Strolling through a century: replicating historical bird surveys to explore 100 years of change in an urban bird communityMason Fidino, Kelvin Limbrick, John Bender, Travis Gallo & Seth Magle
In 1898, Herbert and Alice Walter started a 5-year survey of birds in Lincoln Park, – the largest park in Chicago, IL – and summarized their data in an urban birding field guide, ‘Wild Birds in City Parks’. Twenty-nine years later, William Dreuth compared the relative frequency of species between the Walter’s study to their own 5-year Lincoln Park survey. Between 2012 and 2015, we replicated these surveys to investigate a century of bird diversity...
Transcriptome data: salinity adaptation in Rhithropanopeus harrisii across an estuarine gradientCarolyn Tepolt, April Blakeslee & Amy Fowler
Rhithropanopeus harrisii is a common estuarine crab native to the East and Gulf Coasts of North America. Here, it is found along a broad range of salinities, spanning from ~1 PSU to ~25 PSU along estuarine gradients. As part of a larger study on the species' potential use of low-salinity refuges from parasitism, we tested for differences in gene expression with salinity using crabs from three distinct estuarine reaches along the Pamlico River in North...
Invasion history shapes host transcriptomic response to a body-snatching parasiteZachary Tobias, Amy Fowler, April Blakeslee, John Darling, Mark Torchin, Whitman Miller, Gregory Ruiz & Carolyn Tepolt
By shuffling biogeographic distributions, biological invasions can both disrupt long-standing associations between hosts and parasites and establish new ones. This creates natural experiments with which to study the ecology and evolution of host-parasite interactions. In estuaries of the Gulf of Mexico, the white-fingered mud crab (Rhithropanopeus harrisii) is infected by a native parasitic barnacle Loxothylacus panopaei (Rhizocephala), which manipulates host physiology and behavior. In the 1960s, L. panopaei was introduced to the Chesapeake Bay and...
Variation in immunity and health in response to introduced avian malaria in an endemic Hawaiian songbirdGabrielle Names, Elizabeth Schultz, Thomas Hahn, Kathleen Hunt, Frederic Angelier, Cécile Ribout & Kirk Klasing
Emerging infectious diseases are spreading at unprecedented rates and affecting wildlife worldwide, with particularly strong effects on islands. Since the introduction of avian malaria to Hawaii a century ago, the disease has contributed to the decline and extinction of several endemic Hawaiian honeycreeper species. At low elevation, where avian malaria is prevalent, Hawaii Amakihi (Chlorodrepanis virens) honeycreeper populations have experienced strong selection by the disease and have evolved increased malaria resilience, the ability to recover...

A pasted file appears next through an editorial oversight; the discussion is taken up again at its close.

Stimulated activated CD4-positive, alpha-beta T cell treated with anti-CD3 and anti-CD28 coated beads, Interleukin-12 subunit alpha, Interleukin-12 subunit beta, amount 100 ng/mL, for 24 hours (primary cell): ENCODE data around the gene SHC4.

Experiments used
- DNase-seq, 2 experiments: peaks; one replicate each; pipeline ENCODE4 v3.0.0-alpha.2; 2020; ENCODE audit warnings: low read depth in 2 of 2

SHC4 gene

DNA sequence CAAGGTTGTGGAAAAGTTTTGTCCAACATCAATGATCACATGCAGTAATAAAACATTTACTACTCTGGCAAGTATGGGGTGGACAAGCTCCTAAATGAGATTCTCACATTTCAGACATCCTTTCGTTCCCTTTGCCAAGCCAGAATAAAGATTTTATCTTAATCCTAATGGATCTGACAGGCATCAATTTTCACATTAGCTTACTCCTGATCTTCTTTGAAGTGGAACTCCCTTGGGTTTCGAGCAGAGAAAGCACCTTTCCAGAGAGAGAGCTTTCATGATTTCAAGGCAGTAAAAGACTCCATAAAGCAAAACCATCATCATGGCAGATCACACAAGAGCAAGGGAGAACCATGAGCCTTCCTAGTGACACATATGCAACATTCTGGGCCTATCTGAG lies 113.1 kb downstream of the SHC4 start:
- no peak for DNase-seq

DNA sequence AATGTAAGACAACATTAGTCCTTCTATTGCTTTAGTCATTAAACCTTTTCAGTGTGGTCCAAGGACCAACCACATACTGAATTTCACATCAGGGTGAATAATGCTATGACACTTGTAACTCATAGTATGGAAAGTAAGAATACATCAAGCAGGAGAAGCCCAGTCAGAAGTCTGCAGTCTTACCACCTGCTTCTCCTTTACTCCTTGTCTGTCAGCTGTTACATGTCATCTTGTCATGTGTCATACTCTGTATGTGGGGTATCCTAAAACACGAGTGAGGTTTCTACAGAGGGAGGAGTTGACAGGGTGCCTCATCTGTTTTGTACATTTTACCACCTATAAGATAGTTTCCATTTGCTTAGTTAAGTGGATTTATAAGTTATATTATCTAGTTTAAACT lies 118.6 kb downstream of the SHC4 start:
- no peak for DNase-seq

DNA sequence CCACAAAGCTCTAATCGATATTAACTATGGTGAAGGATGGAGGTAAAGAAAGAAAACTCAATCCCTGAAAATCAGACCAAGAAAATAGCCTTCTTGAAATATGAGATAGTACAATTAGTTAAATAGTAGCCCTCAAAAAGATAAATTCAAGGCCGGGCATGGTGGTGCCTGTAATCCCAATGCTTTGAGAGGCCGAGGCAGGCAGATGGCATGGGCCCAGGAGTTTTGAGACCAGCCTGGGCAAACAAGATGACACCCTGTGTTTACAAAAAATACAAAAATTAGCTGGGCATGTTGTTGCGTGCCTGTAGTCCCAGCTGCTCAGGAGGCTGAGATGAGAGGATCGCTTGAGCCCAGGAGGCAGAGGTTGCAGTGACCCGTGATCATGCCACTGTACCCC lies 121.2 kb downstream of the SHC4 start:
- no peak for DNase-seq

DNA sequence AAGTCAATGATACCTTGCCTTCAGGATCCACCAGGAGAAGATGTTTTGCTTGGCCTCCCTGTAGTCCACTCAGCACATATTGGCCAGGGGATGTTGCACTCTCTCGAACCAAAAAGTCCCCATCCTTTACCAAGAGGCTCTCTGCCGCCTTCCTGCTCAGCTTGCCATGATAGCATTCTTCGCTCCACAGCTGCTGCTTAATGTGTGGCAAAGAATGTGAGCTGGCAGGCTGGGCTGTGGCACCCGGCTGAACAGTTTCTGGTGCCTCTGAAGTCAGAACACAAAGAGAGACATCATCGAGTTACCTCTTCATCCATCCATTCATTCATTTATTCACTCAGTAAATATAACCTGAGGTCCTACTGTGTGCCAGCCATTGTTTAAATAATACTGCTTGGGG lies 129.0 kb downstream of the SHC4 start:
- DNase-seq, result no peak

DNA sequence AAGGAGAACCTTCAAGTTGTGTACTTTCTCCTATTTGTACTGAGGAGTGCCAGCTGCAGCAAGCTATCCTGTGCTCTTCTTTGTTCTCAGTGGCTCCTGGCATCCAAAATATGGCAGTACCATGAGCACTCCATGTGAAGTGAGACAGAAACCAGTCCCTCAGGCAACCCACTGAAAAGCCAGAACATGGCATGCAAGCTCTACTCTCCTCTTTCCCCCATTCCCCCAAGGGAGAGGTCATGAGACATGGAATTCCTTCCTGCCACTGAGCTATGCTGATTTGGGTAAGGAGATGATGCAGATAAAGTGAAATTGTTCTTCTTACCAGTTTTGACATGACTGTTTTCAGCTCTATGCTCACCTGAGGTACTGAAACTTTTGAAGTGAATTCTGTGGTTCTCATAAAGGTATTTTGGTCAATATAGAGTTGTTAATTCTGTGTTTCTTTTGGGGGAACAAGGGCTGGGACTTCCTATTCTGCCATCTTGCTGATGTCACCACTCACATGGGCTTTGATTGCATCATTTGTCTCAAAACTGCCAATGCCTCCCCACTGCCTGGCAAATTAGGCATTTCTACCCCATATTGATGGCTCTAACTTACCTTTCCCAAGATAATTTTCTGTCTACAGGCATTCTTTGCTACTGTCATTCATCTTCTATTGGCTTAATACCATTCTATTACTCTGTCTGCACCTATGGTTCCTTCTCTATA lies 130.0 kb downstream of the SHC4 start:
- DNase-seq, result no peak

Slowing the body slows down time (perception)Rose De Kock, Weiwei Zhou, Wilsaan Joiner & Martin Wiener
Interval timing is a fundamental component of action, and is interestingly susceptible to motor-related temporal distortions. Several experiments have shown that temporal expansion and compression can occur in systematic ways with modifications of movement direction, speed, and length. These studies have largely shown that movement biases temporal estimates, but have primarily considered self-modulated movement only. However, real-world encounters often include situations in which movement is restricted or perturbed by environmental factors. Thus, in the following...
Stress in paradise: effects of elevated corticosterone on immunity and avian malaria resilience in a Hawaiian passerineGabrielle Names, Elizabeth Schultz, Jesse Krause, Thomas Hahn, John Wingfield, Molly Heal, Jamie Cornelius, Kirk Klasing & Kathleen Hunt
Vertebrates confronted with challenging environments often experience an increase in circulating glucocorticoids, which result in morphological, physiological, and behavioral changes that promote survival. However, chronically elevated glucocorticoids can suppress immunity, which may increase susceptibility to disease. Since the introduction of avian malaria to Hawaii a century ago, low elevation populations of Hawaii Amakihi (Chlorodrepanis virens) have undergone strong selection by avian malaria and evolved increased resilience (the ability to recover from infection), while populations at...
George Mason University6
University of California, Davis3
East Carolina University2
Woods Hole Oceanographic Institution2
Lincoln Park Zoo1
Centre d'Etudes Biologiques de Chizé1
Oregon State University1
University of Nevada Reno1
Smithsonian Environmental Research Center1